RFPM2 – calibration files

The RF Power Meter 2 (RFPM2) stores calibration constants in a file located in the (SPIFFS) file system in the microcontroller flash.

The file opened by default when RFPM2 starts is /default.cfg, the following is an example.


The parameters above capture the most basic operation of RFPM2 as a power meter directly displaying dBm with bar graph in fixed 2dB increments to 16dBm FSD. These values serve as a basis for some other applications as they capture the basic intercept and slope of the AD8307 module in this instance.

Current probe calibration

Alternative config files can be loaded on the fly from the webserver interface, for example will load the dBA config file for a certain current probe. Continue reading RFPM2 – calibration files

RFPM2 – calibration

The RF Power Meter 2 (RFPM2) stores calibration constants in a file located in the (SPIFFS) file system in the microcontroller flash.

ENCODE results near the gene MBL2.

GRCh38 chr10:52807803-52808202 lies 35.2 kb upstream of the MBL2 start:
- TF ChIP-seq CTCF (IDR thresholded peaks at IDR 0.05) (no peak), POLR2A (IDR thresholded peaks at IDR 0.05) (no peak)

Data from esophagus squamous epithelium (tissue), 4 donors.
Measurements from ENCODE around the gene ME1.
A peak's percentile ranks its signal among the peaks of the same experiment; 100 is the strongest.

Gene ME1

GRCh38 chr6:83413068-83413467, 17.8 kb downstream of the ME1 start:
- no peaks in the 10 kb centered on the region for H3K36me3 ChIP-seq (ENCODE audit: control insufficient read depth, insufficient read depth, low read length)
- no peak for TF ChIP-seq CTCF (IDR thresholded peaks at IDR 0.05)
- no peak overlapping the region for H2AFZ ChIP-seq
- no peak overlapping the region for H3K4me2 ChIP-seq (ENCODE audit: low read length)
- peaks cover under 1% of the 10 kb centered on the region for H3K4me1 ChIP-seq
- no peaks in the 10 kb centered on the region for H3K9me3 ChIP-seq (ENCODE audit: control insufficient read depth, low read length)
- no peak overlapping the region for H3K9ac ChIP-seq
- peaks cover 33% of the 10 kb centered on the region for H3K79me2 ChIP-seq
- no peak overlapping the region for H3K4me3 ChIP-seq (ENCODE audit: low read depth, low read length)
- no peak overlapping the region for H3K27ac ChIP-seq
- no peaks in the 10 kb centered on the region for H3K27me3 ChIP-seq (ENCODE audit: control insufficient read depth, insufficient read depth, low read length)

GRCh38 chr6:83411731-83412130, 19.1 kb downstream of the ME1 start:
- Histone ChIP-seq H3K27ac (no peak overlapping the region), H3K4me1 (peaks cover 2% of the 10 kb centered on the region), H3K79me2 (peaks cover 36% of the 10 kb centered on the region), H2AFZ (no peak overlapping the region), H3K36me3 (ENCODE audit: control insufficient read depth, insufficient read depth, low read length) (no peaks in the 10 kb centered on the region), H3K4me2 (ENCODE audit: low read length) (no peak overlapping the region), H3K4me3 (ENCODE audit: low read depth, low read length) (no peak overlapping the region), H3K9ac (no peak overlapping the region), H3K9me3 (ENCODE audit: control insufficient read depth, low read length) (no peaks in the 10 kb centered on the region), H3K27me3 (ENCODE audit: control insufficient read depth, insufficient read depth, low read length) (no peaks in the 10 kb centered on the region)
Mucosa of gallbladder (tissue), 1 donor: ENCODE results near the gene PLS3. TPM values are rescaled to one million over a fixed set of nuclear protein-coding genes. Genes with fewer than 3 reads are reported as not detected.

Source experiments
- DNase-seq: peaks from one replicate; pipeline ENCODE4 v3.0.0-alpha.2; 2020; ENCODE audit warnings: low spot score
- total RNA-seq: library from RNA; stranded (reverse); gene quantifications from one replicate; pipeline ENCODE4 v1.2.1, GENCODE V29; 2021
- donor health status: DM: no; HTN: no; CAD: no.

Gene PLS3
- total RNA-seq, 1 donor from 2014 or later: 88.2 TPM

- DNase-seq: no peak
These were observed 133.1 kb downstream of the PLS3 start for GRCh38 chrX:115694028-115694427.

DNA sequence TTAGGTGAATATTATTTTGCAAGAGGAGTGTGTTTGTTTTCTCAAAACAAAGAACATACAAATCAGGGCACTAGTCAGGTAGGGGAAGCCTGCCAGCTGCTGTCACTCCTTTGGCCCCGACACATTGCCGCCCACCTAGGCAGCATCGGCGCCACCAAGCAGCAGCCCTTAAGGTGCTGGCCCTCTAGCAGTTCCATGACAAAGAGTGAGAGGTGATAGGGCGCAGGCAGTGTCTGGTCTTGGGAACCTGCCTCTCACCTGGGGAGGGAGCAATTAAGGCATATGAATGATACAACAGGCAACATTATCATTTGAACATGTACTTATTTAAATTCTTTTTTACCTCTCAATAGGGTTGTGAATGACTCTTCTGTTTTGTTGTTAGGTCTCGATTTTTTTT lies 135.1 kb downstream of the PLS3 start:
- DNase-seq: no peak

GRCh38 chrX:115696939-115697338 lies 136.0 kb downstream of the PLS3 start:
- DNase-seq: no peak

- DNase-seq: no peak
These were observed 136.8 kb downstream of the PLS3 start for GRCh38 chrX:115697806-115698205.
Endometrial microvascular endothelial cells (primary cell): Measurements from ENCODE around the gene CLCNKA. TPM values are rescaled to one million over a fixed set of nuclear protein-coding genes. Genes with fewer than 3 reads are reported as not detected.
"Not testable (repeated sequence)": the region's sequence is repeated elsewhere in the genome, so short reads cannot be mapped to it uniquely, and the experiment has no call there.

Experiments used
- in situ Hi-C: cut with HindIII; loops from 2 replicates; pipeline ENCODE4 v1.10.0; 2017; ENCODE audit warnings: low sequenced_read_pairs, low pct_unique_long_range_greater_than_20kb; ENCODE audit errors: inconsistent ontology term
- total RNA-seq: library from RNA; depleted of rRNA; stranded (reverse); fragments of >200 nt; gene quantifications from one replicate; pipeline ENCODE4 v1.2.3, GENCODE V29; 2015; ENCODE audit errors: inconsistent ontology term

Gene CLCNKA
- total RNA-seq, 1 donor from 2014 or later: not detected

The WiFi credentials are stored separately at the default location in the flash.

Calibration constants

The AD8307 outputs a voltage from zero to about 3V for inputs from around -90 to +15dBm. The nominal output has a slope of 25mV/dB and intercept of -84dBm.

A starting point for RFPM2 calibration constants is intercept=-84 and slope=0.129.

Modules such as that used here may have pots to adjust the gain and offset of the output. Adjust the gain so that the maximum output voltage is a little lower than 3.3V (the maximum ADC input), say 2.7V.